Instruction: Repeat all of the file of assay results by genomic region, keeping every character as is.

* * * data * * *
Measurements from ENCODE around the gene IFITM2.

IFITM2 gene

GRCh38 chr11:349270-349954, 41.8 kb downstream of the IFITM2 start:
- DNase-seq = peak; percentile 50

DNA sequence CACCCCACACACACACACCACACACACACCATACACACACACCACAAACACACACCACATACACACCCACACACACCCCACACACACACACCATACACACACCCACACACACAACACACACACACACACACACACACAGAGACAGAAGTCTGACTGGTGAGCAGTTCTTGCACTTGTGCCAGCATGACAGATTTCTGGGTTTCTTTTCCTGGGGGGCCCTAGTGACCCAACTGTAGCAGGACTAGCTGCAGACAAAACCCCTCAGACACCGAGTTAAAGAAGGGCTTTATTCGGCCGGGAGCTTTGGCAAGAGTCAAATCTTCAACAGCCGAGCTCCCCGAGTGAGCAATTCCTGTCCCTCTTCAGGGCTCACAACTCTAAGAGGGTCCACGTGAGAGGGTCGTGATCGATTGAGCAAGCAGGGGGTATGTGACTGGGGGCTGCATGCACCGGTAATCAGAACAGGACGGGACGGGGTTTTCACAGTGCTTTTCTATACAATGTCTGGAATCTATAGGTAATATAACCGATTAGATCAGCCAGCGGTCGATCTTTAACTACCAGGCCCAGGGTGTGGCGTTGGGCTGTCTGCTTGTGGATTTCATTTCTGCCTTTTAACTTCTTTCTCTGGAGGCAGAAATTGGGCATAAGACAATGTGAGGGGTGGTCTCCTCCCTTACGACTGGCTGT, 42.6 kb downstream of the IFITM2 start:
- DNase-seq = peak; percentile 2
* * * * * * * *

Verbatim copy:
Measurements from ENCODE around the gene IFITM2.

IFITM2 gene

GRCh38 chr11:349270-349954, 41.8 kb downstream of the IFITM2 start:
- DNase-seq = peak; percentile 50

DNA sequence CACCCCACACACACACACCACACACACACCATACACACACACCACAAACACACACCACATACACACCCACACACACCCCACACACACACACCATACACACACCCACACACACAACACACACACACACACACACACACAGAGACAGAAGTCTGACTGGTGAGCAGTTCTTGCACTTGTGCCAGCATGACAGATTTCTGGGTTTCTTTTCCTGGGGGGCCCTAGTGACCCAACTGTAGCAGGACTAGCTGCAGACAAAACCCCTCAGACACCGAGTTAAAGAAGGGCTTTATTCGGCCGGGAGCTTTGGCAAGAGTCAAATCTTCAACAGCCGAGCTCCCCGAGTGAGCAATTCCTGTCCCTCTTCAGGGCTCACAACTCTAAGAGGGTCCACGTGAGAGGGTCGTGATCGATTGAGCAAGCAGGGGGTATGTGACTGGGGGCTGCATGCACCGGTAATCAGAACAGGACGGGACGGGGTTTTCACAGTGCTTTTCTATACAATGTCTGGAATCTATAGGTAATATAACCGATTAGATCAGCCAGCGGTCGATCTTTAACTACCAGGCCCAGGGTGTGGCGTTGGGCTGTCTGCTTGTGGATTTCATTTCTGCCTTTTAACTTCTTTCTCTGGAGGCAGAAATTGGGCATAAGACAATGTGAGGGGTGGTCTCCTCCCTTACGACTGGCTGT, 42.6 kb downstream of the IFITM2 start:
- DNase-seq = peak; percentile 2